The Spiderwick Chronicles
Goblin disco parties are hot!

Theatrical Release Date: 02/14/2008
Director: Mark Waters
Cast: Freddie Highmore, Sarah Bolger, Mary-Louise Parker, Nick Nolte (voice), Martin Short (voice), Seth Rogen (voice), David Strathairn

When you move into an old house, one wherein your great aunt earned a trip to the loony bin for believing in imaginary creatures, and you come across a handmade book with a note on the cover saying not to read the book – would you go ahead and read it anyway? Well, that’s exactly what Freddie Highmore does and the result is “The Spiderwick Chronicles”.

Based on the novels (more like inspired by them according to Elizabeth Edgemont who has read them all) written by Tony DiTerlizzi and Holly Black, what young Mr. Highmore had no idea about was that in reading the book, he essentially reawakened dark forces in the woods surrounding his new home.

What follows is a fairly standard kids fantasy film, where the precocious boy enlists the help of his family to defeat (oops, was that a spoiler?) the evil ogre who wants the book to gain dominance over all other creatures.

While the plot points aren’t anything new, the acting and production value are top notch. First, I’ll salute Freddie for giving not one, but two good performances, as he plays twin brothers Jared and Simon. Each of the characters have distinct qualities which are easily recognized, due for the most part by Highmore’s acting ability.

His sister, played by Sarah Bolger, is also a fairly well-fleshed out character. While there isn’t much time or concentration on character development in the film, Bolger was able to breathe more life into her role than what was given to her in the script. This isn’t too surprising considering her excellent performance in 2002′s “In America”. (Why is it that so many foreign actresses (Ms. Bolger is Irish) can play American characters so well?)

Kudos also to the voice-over work by Martin Short, Seth Rogen and Nick Nolte (who plays the evil ogre). Each lend their unique, though few would say dulcet, tones to help bring their CGI counterparts from the computer to the screen. The only drawback to using Nolte as the voice of the ogre is that his real life visage is far scarier.

Just one look at this:

    Nolte-rific

exemplifies something far scarier than a CGI ogre. Now, to be fair, the filmmakers did include one scene of Nolte as himself but it was a brief encounter and only proves my point.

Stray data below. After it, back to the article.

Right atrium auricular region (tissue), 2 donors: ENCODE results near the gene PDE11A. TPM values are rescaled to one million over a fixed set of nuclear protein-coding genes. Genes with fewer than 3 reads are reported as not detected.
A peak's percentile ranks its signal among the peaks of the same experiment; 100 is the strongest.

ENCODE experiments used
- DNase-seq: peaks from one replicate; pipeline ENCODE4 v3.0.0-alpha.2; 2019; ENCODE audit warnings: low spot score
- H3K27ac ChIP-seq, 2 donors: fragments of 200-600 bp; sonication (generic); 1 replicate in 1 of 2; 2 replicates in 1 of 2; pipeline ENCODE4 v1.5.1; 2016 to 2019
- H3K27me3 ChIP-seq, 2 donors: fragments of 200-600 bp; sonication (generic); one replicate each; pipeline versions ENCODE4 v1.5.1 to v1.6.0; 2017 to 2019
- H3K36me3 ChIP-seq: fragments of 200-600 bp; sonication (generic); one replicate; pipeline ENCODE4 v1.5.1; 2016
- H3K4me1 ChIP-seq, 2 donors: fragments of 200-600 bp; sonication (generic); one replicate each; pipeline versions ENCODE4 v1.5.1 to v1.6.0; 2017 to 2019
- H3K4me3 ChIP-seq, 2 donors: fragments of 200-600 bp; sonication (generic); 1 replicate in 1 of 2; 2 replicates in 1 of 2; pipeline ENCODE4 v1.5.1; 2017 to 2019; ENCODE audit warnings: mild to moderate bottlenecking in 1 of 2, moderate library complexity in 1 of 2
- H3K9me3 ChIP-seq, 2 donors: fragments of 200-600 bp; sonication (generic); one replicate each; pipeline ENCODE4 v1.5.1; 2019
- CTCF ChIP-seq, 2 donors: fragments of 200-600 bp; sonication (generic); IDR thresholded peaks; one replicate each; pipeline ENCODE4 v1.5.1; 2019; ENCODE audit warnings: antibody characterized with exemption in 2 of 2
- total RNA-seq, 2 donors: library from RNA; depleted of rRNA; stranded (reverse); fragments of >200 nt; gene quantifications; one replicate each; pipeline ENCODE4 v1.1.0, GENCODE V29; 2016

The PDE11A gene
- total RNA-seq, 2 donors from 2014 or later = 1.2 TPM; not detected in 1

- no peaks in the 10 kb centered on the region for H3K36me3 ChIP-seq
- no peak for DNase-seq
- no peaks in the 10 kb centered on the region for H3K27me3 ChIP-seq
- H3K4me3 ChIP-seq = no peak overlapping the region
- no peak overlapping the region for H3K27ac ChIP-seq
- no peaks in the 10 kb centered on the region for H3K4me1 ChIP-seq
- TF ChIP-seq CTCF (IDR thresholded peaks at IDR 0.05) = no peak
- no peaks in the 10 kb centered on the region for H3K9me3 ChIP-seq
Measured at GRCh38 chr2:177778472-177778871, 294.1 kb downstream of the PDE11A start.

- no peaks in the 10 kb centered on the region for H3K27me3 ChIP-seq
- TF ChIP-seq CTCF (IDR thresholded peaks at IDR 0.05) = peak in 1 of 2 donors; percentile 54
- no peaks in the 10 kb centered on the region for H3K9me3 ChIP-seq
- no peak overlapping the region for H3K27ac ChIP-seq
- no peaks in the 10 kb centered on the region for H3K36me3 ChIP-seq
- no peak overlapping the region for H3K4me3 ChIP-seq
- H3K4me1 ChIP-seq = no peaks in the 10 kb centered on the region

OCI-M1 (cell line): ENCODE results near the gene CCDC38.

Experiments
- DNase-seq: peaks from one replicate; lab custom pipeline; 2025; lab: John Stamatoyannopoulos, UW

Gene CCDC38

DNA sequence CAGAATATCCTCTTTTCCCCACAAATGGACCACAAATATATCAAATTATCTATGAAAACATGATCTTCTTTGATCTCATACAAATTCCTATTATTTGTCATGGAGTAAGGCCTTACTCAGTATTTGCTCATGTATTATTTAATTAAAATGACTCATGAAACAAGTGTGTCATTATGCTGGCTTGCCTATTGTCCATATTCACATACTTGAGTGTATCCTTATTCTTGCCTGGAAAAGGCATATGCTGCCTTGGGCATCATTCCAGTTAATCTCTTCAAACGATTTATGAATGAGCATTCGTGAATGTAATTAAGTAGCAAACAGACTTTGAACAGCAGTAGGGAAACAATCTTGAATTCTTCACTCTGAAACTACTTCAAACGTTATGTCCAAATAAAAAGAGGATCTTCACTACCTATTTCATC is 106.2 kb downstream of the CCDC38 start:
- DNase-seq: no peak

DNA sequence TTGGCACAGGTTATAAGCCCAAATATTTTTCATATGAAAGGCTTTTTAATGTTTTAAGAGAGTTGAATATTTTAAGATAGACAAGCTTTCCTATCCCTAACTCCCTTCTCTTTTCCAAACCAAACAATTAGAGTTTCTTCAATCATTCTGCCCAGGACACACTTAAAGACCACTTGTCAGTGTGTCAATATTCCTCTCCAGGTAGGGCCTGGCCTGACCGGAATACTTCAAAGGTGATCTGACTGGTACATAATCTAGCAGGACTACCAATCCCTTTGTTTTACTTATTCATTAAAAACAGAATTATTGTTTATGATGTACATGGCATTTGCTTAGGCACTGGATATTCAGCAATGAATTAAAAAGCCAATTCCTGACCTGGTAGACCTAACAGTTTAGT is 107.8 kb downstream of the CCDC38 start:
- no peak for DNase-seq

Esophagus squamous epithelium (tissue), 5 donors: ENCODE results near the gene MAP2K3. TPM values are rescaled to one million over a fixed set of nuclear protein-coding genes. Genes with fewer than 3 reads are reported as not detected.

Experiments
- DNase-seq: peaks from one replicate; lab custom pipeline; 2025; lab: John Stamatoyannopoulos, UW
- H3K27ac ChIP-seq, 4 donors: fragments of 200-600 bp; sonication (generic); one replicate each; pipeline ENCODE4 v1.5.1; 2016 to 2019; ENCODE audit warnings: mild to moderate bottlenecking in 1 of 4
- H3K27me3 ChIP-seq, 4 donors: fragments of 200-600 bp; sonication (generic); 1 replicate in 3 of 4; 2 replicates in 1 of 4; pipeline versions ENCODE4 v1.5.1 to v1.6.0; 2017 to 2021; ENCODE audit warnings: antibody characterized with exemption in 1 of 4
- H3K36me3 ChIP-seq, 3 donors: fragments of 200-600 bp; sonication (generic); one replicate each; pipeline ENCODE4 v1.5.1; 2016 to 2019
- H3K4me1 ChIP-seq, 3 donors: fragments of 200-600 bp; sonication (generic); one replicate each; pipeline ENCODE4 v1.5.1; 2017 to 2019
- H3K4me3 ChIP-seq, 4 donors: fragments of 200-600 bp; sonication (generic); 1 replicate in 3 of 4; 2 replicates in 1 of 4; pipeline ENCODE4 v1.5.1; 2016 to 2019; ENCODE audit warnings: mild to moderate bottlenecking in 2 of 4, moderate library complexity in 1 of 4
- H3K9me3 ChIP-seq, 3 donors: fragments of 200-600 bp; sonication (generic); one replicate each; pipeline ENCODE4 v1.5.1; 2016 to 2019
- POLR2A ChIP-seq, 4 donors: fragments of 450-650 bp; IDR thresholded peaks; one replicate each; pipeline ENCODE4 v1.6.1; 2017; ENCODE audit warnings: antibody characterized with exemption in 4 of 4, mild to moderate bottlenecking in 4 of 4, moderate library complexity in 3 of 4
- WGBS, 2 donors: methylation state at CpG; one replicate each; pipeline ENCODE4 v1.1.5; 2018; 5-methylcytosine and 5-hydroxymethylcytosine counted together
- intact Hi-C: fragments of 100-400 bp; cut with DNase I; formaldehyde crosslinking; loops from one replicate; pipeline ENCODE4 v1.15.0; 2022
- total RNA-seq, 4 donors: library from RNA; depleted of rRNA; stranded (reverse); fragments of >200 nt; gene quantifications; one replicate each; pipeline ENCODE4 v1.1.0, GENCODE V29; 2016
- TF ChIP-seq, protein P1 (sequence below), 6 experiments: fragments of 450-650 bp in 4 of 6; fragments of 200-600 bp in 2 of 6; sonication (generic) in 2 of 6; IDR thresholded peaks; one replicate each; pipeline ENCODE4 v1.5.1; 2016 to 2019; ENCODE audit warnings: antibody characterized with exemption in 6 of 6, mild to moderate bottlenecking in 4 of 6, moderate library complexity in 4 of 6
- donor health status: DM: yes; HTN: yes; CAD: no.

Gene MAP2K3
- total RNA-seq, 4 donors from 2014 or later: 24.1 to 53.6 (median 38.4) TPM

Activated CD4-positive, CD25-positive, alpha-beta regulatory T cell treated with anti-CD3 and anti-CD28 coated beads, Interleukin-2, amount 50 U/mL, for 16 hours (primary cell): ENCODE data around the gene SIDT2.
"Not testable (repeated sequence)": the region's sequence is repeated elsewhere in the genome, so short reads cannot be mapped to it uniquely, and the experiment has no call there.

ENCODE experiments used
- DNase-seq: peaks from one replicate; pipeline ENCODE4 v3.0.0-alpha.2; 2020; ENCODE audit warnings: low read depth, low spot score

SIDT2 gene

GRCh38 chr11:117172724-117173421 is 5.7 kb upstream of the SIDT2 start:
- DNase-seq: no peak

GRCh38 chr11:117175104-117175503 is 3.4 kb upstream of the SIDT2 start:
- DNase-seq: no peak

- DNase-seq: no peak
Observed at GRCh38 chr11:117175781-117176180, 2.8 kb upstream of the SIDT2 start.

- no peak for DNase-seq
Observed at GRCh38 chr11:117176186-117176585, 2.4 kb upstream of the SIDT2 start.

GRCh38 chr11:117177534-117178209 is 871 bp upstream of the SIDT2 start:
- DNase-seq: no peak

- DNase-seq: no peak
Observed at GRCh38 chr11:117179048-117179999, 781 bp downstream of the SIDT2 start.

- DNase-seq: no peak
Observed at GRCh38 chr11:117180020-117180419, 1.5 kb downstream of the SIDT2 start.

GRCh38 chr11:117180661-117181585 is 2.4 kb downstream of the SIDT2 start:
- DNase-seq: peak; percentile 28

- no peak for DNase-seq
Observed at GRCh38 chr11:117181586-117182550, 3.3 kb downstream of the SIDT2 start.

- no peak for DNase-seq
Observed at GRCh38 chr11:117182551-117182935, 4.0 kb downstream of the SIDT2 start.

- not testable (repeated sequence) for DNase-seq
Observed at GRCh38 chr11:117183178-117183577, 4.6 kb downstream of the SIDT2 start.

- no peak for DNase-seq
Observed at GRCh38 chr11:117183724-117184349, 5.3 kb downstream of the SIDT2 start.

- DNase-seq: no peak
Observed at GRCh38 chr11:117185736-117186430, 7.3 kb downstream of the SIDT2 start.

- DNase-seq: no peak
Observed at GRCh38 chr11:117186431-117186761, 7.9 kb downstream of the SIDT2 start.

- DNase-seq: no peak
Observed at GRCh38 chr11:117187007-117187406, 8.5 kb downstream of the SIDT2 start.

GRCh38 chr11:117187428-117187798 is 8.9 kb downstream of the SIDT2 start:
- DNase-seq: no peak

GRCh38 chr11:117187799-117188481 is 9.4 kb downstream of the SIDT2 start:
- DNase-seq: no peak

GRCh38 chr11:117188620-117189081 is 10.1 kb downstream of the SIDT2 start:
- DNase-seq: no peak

Speaking of the CGI, while all of the creatures did have that cartoonish, obviously fake quality to them, I think it worked quite well in the framework of the film. Sure, they were missing a tangible quality but were exactly the type and look of creations I have come to know and love in fantasy films. And as there were many elements of real people reacting to essentially nothing at all, I thought the filmmakers did a good job of making it all seem believable.

That being said, keep in mind that while the film carries a PG rating, there are a few scenes that seem a bit too adult for little kids (though these days you need to have at least 7 stabbings, strangle a pupple and let loose a nipple slip to get a PG-13 rating). I’d probably make the cutoff for this film at 10 years old or so, obviously depending on the maturity of your spawnlet … Unless you like dealing with your child’s nightmares … then by all means, take them to this post haste.

All in all, I was satisfied with the film and will write up a 3 out of 5 for “The Spiderwick Chronicles”. It hits all its marks and quite adequately lends itself towards the intended audience of tweens and fantasy film fans. While you may be forced into a theater by your children for this one, should you be childless (as far as you know) and decide to wait for DVD, I can’t fault you on that one. There are about 73 different films opening this Valentine’s Day … even I can’t get to them all.